U.S. Forest Service officials at the Cherokee National Forest are preparing for an increase in visitation for the total solar eclipse occurring in late August. National forest campgrounds and other facilities, as well as certain high elevation locations are expected to be at capacity prior to and during the August 21 eclipse.
On August 21 a total solar eclipse will pass over 12 states, including Tennessee. The eclipse (partial) will be visible throughout the United Sates. A 70 mile wide path of totality begins in Oregon and exits the nation at South Carolina. Areas within the path of totality will experience total darkness for up to 2 mins 40 seconds. In east Tennessee the path of totality will extend from south of Knoxville to Cleveland as it moves southeastward. The southern portion of the Cherokee National Forest (Ocoee Ranger District & Tellico Ranger District) is within the path of totality. Areas outside of the path of totality will experience a partial eclipse without total darkness.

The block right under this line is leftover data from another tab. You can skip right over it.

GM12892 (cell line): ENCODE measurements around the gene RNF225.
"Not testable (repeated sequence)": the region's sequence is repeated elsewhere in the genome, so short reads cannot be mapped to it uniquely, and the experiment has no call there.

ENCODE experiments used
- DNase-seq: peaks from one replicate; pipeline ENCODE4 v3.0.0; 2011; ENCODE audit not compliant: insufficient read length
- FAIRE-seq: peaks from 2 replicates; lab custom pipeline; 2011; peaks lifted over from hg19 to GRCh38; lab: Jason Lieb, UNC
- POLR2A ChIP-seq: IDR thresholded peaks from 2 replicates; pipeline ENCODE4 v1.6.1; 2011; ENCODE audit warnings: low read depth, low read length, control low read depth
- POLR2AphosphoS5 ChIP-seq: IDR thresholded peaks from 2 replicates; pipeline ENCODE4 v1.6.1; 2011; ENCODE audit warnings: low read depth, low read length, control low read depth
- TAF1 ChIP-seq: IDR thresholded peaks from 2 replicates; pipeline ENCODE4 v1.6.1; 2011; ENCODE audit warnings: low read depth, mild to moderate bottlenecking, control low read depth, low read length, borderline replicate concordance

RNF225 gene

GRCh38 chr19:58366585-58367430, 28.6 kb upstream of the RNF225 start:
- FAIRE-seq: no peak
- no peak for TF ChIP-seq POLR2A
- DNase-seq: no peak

Some people may wish to view the eclipse in a more natural setting. Much of the Cherokee National Forest is remote and rugged, and the environment is much different than in urban areas. High clearance vehicles are recommended for many roads in the national forest. Planning your visit ahead of time may help make it safer and more enjoyable.Various locations outside of developed recreation areas that may seem suitable for viewing the eclipse in the Cherokee National Forest may have environmental or road access concerns associated with them. Many of these locations have rough dirt/gravel roads leading to them with limited access, parking, crowd capacity, restricted traffic flow and no sanitation facilities or water. National forest visitors should expect many locations to be heavily visited and congested.